# limits problem

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• Jun 30th 2008, 06:32 PM
omrimalek
limits problem
Halllo

I need to proove (in a formal way) in a formal way that when n=>infinity, lim (n^n)/((n!)^2)=0

if someone can hekp i would relly appriciate it...

Omri
• Jun 30th 2008, 07:00 PM
NonCommAlg
Quote:

Originally Posted by omrimalek
Halllo

I need to proove (in a formal way) in a formal way that when n=>infinity, lim (n^n)/((n!)^2)=0

if someone can hekp i would relly appriciate it...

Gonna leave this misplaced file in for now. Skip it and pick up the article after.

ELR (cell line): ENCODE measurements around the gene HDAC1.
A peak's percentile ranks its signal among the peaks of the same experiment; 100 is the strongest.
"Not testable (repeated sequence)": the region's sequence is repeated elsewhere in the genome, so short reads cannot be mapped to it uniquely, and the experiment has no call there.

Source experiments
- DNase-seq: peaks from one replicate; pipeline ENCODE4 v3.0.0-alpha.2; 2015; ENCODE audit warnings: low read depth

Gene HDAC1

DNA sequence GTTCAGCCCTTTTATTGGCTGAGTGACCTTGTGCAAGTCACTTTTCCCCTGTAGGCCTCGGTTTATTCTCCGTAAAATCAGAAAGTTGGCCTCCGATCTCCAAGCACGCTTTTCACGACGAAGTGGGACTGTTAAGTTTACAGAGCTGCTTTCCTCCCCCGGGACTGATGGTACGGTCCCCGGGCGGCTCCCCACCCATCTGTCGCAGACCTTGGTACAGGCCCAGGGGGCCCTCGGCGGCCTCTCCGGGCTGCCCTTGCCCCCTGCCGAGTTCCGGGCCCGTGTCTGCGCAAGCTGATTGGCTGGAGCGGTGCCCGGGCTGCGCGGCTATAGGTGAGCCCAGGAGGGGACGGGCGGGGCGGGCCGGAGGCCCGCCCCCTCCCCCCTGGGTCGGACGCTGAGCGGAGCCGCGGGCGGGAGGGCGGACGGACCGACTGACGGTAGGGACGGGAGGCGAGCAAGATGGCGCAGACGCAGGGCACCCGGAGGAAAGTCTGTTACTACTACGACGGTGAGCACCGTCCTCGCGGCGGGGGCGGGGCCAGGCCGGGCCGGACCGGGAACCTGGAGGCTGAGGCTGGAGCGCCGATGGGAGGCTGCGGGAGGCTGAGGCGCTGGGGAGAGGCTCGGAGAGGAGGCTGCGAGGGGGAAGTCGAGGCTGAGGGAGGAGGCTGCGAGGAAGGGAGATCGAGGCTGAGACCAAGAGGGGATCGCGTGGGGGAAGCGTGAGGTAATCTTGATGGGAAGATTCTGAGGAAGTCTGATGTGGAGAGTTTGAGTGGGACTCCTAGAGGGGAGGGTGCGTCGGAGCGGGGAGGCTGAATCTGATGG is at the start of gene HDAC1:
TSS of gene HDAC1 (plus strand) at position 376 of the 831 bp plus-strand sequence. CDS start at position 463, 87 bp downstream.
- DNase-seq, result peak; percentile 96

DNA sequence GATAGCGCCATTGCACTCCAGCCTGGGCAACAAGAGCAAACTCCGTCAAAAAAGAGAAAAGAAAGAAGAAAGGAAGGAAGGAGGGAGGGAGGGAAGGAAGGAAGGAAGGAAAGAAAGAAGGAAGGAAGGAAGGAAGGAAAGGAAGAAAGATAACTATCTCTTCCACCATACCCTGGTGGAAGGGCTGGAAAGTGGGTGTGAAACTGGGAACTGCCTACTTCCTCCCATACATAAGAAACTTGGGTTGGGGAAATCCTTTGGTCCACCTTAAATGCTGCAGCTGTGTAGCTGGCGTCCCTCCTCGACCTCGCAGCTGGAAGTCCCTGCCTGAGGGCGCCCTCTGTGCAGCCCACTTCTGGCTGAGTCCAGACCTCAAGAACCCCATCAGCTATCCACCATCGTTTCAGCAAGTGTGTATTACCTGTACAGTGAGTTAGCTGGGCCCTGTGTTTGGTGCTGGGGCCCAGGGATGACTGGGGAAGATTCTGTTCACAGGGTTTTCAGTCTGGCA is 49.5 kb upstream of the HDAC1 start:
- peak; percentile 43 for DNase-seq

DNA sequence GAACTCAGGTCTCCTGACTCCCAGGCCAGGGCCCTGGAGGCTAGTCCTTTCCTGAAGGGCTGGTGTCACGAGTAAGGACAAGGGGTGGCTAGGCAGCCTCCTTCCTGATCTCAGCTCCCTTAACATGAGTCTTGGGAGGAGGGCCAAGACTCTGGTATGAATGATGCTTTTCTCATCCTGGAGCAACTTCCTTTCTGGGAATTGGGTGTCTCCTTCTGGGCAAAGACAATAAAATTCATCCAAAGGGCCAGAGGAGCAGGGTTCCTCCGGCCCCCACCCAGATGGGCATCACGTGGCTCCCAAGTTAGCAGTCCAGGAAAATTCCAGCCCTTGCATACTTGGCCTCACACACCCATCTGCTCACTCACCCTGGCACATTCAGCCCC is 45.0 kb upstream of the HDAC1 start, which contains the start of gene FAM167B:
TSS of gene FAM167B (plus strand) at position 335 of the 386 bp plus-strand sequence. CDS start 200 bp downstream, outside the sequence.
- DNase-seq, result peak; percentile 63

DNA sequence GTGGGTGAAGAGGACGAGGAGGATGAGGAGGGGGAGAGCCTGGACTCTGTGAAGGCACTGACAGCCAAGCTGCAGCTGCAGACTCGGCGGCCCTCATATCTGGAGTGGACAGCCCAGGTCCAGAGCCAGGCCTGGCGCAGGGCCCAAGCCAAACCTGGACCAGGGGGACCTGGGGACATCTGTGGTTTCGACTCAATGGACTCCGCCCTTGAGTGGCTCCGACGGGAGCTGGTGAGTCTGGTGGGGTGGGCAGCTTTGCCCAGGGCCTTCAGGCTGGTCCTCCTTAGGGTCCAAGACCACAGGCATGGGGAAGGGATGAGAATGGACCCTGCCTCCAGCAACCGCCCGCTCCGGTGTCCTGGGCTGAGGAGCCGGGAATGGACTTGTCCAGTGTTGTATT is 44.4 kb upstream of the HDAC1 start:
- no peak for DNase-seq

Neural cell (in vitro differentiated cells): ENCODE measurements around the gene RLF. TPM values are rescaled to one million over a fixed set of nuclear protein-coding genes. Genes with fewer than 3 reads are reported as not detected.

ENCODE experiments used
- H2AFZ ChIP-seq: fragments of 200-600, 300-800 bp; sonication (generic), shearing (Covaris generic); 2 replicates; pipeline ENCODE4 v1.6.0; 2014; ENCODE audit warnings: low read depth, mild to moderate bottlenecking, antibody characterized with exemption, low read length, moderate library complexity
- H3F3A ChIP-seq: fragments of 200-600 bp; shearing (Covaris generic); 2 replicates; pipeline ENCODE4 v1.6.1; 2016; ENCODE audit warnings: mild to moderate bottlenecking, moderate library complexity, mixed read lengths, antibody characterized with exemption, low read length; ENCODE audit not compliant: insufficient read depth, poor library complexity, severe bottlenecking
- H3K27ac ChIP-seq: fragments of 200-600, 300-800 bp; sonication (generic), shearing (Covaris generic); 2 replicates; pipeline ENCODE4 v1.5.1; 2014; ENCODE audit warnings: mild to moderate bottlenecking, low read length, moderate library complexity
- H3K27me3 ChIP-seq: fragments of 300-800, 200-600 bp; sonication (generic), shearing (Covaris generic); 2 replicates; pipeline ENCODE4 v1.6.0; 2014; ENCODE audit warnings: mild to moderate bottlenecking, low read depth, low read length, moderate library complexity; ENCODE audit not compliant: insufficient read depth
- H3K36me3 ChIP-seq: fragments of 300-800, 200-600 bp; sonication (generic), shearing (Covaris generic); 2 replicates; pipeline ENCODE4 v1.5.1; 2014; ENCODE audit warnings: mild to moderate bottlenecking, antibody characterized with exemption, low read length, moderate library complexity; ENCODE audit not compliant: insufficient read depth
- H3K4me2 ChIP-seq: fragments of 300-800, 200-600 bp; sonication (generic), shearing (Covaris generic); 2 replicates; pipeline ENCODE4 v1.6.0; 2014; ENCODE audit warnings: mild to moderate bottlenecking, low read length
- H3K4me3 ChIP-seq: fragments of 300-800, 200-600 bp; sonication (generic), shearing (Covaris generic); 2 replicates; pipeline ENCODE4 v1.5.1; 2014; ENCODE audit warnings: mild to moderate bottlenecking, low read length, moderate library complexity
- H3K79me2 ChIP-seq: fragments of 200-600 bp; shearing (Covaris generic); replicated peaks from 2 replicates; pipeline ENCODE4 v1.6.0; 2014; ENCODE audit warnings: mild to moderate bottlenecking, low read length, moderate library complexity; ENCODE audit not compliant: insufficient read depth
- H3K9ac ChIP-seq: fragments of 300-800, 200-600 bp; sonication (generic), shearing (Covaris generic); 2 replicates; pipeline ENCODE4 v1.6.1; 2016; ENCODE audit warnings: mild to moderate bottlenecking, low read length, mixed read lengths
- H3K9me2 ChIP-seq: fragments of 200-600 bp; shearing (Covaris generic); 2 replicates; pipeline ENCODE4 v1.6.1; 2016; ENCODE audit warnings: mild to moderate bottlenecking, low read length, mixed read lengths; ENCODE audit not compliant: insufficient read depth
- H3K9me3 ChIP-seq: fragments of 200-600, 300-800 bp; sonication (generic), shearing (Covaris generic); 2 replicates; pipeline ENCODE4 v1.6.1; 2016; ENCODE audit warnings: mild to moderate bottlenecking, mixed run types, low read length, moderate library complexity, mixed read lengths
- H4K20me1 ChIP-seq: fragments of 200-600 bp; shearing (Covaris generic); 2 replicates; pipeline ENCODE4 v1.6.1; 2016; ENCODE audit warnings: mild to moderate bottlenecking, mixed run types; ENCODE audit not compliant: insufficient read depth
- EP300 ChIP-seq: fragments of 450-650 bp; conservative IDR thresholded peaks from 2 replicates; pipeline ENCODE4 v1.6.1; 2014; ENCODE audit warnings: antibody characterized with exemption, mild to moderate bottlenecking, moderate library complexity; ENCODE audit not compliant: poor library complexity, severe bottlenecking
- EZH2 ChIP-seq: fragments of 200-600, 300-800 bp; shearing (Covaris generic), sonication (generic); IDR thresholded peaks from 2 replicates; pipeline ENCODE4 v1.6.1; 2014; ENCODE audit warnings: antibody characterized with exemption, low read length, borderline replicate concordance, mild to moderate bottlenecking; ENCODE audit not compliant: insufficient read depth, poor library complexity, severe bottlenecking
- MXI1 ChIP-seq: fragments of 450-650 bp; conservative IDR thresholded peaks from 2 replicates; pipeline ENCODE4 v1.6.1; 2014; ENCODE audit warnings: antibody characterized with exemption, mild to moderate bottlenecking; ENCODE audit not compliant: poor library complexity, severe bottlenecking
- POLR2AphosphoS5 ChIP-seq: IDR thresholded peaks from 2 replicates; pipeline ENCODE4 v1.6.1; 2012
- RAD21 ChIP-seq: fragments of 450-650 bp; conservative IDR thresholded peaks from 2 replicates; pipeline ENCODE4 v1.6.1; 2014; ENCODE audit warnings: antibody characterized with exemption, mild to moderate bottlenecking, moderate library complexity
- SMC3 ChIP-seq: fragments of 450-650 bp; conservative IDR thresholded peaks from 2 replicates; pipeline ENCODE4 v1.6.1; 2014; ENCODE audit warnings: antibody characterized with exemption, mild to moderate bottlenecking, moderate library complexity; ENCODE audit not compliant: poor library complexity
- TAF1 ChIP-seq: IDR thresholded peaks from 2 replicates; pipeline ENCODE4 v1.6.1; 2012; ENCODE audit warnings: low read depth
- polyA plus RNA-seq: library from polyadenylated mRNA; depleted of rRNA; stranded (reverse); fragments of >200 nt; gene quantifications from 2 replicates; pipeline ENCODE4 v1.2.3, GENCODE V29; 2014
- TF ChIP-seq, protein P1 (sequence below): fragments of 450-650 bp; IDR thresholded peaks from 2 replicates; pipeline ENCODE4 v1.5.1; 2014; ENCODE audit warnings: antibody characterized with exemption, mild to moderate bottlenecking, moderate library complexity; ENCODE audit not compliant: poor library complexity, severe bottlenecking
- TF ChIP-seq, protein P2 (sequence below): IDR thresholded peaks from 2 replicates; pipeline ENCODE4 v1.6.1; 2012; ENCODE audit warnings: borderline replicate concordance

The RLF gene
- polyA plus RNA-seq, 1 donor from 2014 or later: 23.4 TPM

Omri

let $a_n=\frac{n^n}{(n!)^2}.$ then: $\frac{a_{n+1}}{a_n}=\frac{1}{n+1} \left(1 + \frac{1}{n} \right)^n.$ thus: $\lim_{n\to\infty} \frac{a_{n+1}}{a_n} = 0 < 1.$ hence $\sum a_n$ is convergent. so: $\lim_{n\to\infty}a_n=0. \ \ \ \square$
• Jun 30th 2008, 07:51 PM
Mathstud28
Quote:

Originally Posted by omrimalek
Halllo

I need to proove (in a formal way) in a formal way that when n=>infinity, lim (n^n)/((n!)^2)=0

if someone can hekp i would relly appriciate it...

Omri

NonCommonAlg's way is fine, but if you haven't done series yet I would use Stirlings approximation.

The two ways to use it would be to use substitution or use it as a mean of finding two bounding functions for sufficently large n and go the Squeeze Theorem route.